Choosing to make a small change happen is scarier for some people, but over time these small changes grow into a huge transformation. Author of the 90% Rule Ken Tencer grew up in a family of entrepreneurs and knows that sitting down and figuring things out is 90% of the growth of in a company or life. What about the other 10%? Ken shares his insights on how this small percentage of change can mean a lot with passion and time.
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The 90% Rule And The Essence of Innovation with Ken Tencer
I’m thrilled to be here. I feel so blessed to be alive, to be breathing. Not because I’ve had any near deaths experience, but taking a moment to be present with the fact that as I’m taking this breath and I’m consciously aware of it, there are people taking their last breath in this moment. Therefore, this is a sacred moment. I can’t feel any better than I do right now to acknowledge the fact that my body is here and is fulfilling its mission. It’s got me doing what I love. It has me connected to other spirits and other people. I feel so blessed that my marriage is so positive, that I love my wife so much, and that our kids are healthy. If you can close your eyes just for a moment and be in gratitude, whether it’s for the people in your life that you love, whether it’s for your body and how your body is fulfilling its mission, whether it’s perfect or not, whether you feel it is or it’s not, that you’re here and you’re breathing. That’s something right and something we can be grateful for that we get to share this experience together. Allow yourself to feel that gratitude for whatever it is that you want to be consciously appreciating. Talk about pivoting out of the places in our lives that we routinely complain or routinely look at things in a negative way or see the negative in things, is to be able to pivot in a breath to appreciation and gratitude. It feels good and good enough to smile and open our eyes to what’s in front of us. I’m opening my eyes to an amazing human being in front of me.
I have a podcast guest with me. We’re newly introduced through a mutual friend and we’ve become acquainted. He’s an amazing gentleman that you’re going to get to meet and learn from. I put it to him that we talk about our setbacks, that we get in and get vulnerable even about the areas in our lives where we’ve made mistakes or things have happened, whether they were things where there were changes that we invited or changes that showed up. We didn’t remember inviting them or ordering them, but they ended up there to begin with or they ended up there in the end.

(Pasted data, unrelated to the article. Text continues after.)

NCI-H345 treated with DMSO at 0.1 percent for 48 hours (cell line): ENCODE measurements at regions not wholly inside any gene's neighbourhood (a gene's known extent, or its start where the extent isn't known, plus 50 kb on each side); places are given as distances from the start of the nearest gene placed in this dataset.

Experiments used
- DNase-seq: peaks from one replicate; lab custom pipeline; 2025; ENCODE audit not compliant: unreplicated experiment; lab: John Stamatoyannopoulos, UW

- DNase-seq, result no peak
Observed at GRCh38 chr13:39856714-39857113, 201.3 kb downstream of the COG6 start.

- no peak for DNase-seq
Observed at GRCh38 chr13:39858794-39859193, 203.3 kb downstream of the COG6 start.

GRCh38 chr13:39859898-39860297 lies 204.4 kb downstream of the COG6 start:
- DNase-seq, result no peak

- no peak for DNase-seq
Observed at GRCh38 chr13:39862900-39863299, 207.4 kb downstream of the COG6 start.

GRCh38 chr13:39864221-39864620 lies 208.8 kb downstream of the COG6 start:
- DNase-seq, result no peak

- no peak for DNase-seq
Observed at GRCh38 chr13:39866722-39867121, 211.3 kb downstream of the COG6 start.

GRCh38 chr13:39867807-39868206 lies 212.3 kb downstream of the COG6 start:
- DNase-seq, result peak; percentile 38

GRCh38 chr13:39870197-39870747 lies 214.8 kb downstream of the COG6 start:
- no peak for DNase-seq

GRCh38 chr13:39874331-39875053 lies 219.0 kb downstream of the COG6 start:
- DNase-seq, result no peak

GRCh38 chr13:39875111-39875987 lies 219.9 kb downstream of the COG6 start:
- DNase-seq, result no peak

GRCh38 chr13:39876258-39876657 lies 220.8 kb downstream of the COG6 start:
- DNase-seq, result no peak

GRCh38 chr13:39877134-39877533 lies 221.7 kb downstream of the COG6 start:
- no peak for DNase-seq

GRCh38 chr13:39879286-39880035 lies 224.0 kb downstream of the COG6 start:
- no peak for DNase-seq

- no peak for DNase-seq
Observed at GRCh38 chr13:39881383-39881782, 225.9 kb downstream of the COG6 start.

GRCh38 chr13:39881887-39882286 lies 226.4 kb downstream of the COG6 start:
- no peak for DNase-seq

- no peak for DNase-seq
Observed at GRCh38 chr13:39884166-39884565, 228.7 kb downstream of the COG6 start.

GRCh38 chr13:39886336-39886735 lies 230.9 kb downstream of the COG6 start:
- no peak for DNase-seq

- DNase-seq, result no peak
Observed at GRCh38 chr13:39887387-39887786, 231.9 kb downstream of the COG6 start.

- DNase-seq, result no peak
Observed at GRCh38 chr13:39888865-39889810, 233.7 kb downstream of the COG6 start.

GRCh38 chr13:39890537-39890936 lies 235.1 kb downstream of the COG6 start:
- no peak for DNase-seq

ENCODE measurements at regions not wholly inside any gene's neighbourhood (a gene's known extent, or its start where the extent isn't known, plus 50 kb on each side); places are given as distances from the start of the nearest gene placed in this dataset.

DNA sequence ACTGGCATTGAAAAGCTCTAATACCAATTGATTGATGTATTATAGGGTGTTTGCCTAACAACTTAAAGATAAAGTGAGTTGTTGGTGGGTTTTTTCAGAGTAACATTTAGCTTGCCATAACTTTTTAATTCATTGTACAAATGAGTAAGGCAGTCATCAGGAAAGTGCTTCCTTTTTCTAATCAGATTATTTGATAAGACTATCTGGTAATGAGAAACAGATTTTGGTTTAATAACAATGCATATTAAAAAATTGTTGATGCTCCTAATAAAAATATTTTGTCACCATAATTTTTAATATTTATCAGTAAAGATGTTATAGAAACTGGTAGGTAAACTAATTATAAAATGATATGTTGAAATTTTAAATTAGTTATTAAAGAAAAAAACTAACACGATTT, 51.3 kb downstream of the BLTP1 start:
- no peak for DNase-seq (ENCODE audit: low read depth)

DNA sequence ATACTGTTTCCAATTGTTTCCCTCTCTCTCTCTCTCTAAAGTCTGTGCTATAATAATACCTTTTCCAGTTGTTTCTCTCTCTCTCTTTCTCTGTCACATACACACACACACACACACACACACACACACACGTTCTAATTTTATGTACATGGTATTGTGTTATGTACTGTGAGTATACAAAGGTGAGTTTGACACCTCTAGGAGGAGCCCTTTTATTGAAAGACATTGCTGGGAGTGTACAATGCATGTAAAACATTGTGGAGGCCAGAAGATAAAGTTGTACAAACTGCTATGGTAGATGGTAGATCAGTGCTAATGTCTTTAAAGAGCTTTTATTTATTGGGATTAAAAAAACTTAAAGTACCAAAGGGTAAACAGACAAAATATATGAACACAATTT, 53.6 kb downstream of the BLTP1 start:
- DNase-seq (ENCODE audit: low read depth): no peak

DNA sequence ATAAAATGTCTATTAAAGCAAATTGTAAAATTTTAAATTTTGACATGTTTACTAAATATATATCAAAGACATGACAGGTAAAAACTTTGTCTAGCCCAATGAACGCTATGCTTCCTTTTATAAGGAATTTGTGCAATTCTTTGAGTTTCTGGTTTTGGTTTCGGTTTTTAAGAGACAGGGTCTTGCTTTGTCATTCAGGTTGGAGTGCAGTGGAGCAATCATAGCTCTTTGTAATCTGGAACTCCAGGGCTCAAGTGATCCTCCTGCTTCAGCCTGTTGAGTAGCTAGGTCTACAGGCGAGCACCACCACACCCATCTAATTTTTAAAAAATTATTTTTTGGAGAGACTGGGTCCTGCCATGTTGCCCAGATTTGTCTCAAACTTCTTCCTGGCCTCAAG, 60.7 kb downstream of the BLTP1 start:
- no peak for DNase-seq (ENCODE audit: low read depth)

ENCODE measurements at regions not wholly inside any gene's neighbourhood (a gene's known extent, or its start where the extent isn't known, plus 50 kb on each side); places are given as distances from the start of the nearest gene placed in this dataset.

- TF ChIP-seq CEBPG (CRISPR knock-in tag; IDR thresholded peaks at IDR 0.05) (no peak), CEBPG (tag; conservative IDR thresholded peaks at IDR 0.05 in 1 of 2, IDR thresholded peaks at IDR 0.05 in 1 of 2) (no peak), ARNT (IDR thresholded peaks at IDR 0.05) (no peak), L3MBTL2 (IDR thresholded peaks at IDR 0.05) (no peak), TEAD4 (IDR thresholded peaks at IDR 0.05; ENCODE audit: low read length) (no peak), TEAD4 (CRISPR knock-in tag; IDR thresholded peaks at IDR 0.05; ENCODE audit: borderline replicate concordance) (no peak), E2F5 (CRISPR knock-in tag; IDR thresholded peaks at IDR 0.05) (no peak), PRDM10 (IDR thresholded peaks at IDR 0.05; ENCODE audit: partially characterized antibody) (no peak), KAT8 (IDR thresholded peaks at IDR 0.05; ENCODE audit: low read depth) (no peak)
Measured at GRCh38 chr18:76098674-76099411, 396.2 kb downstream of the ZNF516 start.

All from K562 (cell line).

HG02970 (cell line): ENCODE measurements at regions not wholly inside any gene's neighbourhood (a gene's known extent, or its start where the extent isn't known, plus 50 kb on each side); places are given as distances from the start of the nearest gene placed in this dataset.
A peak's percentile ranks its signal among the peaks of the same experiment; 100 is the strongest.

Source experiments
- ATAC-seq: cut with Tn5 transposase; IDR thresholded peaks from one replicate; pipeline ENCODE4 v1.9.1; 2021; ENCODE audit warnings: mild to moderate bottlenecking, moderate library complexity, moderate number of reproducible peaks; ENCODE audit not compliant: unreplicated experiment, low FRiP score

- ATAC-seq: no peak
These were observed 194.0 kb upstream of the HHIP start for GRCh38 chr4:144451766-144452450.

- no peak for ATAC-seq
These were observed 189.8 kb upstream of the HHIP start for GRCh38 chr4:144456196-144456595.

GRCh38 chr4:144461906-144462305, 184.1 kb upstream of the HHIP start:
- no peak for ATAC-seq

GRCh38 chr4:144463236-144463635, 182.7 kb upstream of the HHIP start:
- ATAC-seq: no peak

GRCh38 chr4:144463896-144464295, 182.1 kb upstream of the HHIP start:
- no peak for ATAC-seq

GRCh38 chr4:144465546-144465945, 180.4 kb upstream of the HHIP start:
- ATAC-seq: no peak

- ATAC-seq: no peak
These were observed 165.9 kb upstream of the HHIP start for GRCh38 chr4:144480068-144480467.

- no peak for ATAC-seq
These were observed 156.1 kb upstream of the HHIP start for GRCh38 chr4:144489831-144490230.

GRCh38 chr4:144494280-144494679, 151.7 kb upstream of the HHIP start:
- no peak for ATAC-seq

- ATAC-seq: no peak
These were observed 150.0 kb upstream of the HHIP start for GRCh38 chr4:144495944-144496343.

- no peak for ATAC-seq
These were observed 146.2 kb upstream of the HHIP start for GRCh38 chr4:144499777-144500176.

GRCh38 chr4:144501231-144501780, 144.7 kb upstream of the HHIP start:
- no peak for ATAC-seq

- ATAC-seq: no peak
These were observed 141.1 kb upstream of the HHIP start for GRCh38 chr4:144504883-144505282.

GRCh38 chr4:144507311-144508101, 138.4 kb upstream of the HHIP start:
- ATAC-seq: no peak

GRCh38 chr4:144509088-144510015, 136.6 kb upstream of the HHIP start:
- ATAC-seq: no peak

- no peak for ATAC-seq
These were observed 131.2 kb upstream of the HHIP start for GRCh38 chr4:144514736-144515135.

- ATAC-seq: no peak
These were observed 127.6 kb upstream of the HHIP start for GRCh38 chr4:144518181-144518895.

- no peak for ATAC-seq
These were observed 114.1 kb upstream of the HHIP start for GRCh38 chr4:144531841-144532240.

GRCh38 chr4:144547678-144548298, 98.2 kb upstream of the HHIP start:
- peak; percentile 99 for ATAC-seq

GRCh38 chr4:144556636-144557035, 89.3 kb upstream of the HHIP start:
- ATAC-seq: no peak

Ken, let us know what you’re excited about, what you’re passionate about, and even maybe some of the things that you’ve been up to during your professional career.
Whenever people ask me what I’m about business-wise, I generally say I’m an entrepreneur. I’ve been an entrepreneur for 25 years. I grew up knowing I wanted it to be one. I came from an entrepreneurial family. I’m one of those kids that was geeky in high school. In university, I was reading all those books about how people started businesses. I’ve always been fascinated by building things or finding ways to do things better. It can be in business. It can be in my life. I ended up writing a couple of books on innovation all around The 90% Rule. It’s pretty basic. It’s not a formula. It’s a philosophy that basically says, “Sit down and figure out all the things, as a company, where you believe you are good or great at.” Call that the 90%, then take a step back and say, “There’s always something that you can do better or differently to move your business forward.” That’s the next 10%. As an entrepreneur, every day I wake up, I ask myself, “What thing can I do better today? What can I do differently?” It’s amazing because while I started writing about business or for business people, after my first book, I started getting so many emails from people saying that they started using this for their life.
The first book was The 90% Rule. The second one is Cause a Disturbance. It builds on the first. People started writing and they said, “I know it’s a business book, but the whole notion of the 90% rule, figuring out what’s important to me in life, where I am in life, and figuring out what it is that might be missing and looking for that next 10%.” I was amazed at first. You write something, and you don’t really realize how other people might read it or what they might read into it. It made me realize that that’s something I’ve always done in my own life to figure out what was making me happy in the present moment, whether it was at work or at home. Look for that next step. I’ve always liked the notion of 10% because it’s achievable. Even if you take small steps, you might end up with quantum shifts in your life or your business. If you set out to climb a mountain all in one step, you can get afraid. You can turn back. You can say, “It’s too much for me.” The notion of 10% was, “I can do that. I can take a small step forward, I can try something different. I can learn something new.” I’ve been applying that to my life and to my business, one of the faster growing company that was manufacturing natural bath and body quick care. I was in my late twenties. As much as natural holistic is well known at present, it was quite new in the market at that point. The more successful we got, I found myself being very stressed and not liking or appreciating the successes that we’re coming into my life. I like to play guitar, like to write, I like to think and analyze things. When I stood back, I realized that creative part of me was gone.